The fact that this crime took place in the afternoon, to me, makes no difference. A beating like this can take place quickly.

Just because it happened at 1:50pm doesn't mean it could've somehow been stopped, which is what Cantankerous suggests when he asks: "Is it reasonable to think that nobody, anywhere could have done something to help this kid?"

The fact that the police are already pursuing specific suspects suggests they have received good information from people they have spoken to in the community.

It's one thing to say violent crimes happen more in the inner-city, which is a fact that can be backed-up by statistics. It's a whole other thing to suggest the events were allowed to transpire because of the community.

I just don't see how things would've gone down any differently in the suburbs if such an incident took place there.

Rick Esenberg said...

I am not saying it was "the fault" of the community. It was the fault of the cretins that did it.

But if you are saying that the likelihood of this thing happening has nothing to do with the coherence of the community and with the private enforcement of social norms, I think you're wrong.

Heck, people who live in the central city tell me that this is part of the problem. To deny that it is because you are afraid of being seen as racist or as blaming the victim (and I'm not saying that you are doing that is to pose for holy pictures at someone else's expense.

Seth Zlotocha said...

I would point to economic factors as reasons for violence ahead of social or cultural ones.

The one thing that separates 1st and Center from all of the other communities you note in your first comment is economic status.

So if your argument is that class drives violence, I'm with you. If you want to say that it's something inherent in the social culture of inner-city communities, then I think you're missing the underlying causes.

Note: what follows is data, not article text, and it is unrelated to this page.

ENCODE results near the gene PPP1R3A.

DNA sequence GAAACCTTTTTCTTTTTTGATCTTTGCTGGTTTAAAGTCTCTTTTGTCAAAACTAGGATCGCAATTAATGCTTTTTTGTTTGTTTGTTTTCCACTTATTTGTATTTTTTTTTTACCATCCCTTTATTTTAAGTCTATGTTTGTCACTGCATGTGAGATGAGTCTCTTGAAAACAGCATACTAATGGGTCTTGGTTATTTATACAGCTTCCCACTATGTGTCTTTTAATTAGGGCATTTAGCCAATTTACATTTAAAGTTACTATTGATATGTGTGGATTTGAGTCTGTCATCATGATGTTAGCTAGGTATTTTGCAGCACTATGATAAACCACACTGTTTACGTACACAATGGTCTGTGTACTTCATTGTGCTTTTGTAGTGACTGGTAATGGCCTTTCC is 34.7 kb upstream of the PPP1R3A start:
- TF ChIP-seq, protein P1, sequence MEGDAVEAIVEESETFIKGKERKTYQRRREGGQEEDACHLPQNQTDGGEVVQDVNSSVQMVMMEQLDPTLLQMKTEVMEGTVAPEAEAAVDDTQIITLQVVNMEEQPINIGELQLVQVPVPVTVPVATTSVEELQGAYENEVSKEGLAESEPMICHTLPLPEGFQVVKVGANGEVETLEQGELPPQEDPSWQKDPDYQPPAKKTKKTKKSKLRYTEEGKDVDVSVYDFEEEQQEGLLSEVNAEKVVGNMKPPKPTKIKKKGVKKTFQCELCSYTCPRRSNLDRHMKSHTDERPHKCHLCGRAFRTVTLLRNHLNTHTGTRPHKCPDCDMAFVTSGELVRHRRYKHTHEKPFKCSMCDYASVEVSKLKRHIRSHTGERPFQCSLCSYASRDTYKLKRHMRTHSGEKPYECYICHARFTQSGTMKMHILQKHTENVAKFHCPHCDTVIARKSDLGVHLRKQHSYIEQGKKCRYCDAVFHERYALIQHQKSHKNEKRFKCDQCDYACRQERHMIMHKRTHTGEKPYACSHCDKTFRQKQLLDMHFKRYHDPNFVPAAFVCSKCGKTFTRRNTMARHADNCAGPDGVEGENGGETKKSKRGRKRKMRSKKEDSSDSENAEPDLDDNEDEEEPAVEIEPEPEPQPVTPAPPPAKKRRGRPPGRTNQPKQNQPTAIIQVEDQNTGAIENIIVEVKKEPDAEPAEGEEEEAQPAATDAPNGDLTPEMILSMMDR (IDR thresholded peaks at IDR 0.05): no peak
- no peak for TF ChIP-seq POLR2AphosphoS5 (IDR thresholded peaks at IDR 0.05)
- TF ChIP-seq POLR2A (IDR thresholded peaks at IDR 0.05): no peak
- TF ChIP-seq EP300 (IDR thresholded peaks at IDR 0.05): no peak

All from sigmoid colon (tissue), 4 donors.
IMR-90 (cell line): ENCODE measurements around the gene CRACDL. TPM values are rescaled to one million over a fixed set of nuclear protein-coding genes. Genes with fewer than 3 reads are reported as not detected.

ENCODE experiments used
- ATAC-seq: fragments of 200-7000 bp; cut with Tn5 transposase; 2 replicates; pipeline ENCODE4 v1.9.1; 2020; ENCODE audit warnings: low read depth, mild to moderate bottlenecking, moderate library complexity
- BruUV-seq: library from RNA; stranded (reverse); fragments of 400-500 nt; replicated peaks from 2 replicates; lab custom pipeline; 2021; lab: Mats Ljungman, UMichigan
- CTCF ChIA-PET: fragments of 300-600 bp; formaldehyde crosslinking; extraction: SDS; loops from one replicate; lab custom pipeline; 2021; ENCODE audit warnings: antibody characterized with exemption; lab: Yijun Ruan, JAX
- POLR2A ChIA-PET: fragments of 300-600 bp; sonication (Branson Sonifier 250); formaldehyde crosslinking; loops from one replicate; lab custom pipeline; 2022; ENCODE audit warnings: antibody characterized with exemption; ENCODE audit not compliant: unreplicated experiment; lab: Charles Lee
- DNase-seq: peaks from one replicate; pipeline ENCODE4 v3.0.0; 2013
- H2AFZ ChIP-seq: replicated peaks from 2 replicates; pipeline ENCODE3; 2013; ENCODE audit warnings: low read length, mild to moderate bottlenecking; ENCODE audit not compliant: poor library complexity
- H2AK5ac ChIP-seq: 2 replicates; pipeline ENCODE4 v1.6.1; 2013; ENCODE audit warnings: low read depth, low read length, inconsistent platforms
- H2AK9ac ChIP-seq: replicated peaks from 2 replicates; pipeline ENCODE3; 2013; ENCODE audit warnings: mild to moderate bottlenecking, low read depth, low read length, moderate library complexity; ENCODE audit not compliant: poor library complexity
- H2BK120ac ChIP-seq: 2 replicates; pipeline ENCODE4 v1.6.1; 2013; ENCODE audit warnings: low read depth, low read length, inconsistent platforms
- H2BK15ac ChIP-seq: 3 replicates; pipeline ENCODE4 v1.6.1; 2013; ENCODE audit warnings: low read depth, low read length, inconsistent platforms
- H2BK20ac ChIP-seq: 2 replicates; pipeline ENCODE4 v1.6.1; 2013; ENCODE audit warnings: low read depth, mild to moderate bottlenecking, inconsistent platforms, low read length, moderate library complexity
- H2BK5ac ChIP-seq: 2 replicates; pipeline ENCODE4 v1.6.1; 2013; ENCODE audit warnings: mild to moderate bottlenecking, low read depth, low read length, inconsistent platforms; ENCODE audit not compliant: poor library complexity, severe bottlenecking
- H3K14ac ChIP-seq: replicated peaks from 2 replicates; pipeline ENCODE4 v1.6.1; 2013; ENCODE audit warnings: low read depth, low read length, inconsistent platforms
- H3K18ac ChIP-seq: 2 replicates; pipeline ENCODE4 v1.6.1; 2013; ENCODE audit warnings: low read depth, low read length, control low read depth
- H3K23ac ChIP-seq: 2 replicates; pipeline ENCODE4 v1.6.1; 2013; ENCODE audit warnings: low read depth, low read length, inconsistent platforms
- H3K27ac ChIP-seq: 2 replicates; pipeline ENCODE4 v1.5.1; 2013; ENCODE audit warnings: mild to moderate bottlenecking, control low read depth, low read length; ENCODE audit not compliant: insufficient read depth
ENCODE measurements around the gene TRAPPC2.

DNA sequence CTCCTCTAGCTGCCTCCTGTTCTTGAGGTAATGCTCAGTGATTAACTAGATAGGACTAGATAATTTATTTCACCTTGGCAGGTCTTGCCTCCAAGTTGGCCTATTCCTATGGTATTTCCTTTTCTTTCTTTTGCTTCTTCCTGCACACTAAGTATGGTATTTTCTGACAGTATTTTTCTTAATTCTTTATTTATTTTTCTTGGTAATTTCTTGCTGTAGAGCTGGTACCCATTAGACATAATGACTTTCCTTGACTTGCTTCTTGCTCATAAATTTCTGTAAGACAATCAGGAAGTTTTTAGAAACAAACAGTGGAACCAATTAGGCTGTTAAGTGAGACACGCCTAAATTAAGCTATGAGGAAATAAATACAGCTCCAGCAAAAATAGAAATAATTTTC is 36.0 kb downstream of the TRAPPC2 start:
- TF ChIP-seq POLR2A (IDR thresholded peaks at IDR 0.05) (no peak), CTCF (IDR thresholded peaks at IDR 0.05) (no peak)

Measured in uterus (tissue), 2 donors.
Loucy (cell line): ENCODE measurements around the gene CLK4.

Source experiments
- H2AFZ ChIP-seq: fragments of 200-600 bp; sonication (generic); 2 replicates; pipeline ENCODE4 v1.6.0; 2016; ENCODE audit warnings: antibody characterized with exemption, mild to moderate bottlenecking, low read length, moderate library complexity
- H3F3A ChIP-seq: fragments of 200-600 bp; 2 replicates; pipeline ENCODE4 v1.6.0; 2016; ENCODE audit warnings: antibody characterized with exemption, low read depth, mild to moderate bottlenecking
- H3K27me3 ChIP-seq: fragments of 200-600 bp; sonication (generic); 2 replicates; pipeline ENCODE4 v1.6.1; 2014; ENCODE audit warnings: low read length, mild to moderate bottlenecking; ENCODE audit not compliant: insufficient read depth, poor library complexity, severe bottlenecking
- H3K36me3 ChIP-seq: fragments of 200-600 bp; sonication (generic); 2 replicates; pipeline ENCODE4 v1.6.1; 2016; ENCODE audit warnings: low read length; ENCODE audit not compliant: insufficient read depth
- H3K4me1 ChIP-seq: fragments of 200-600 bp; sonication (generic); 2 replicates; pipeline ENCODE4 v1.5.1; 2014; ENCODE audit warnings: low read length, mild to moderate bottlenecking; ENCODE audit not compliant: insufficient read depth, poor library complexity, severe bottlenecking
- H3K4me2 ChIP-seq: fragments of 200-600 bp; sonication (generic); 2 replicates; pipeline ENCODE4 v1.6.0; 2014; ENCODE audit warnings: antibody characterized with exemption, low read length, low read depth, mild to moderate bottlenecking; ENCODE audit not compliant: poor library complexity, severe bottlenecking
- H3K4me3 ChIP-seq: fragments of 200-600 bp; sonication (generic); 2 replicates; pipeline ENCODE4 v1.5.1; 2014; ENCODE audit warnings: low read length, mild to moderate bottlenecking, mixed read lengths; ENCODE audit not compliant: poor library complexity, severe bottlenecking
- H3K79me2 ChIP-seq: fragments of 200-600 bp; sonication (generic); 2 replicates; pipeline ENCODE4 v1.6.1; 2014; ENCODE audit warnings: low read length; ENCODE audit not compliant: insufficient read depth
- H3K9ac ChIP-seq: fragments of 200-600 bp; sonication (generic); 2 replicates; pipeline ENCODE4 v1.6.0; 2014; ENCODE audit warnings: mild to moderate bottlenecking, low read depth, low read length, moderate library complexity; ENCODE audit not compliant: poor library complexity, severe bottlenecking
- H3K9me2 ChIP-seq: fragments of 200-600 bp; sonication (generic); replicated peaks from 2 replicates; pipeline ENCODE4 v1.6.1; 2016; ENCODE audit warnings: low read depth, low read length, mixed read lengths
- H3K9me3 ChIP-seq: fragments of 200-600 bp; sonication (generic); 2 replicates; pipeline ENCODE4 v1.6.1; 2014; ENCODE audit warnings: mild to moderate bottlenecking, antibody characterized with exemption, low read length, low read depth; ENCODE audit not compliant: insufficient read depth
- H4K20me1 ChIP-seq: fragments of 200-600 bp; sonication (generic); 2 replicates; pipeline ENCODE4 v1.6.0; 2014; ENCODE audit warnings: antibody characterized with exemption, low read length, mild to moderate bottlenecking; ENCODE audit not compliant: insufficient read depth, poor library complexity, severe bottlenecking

Seth Zlotocha said...

And just to clarify, I think there are two different issues going on here.

One is the cause of the violence itself, which, as I note above, I link to economic factors. I'm really not sure exactly where you stand on this issue, but it seems like you might link the causes to more social and cultural factors.

The second issue is surrounding what allowed the events to transpire in the way that they did. This is the point that Cantankerous discusses and that you initially comment on it your post. It's on this point that I think the community is irrelevant.

I don't think people in inner-city communities are any less caring or vigilant about crime than people in suburbs or rural areas. It isn't any more likely that the crime would've been stopped, as Cantankerous seems to suggest it should've been, in the North Shore than it was on 1st and Center.

Anonymous said...

All conservatives can do is continue to oppose the enablers (i.e. the left).

Rick Esenberg said...


But if you listen to African-American talk radio, they're saying the same thing I am about community reaction.

The point of economic suggests a future post.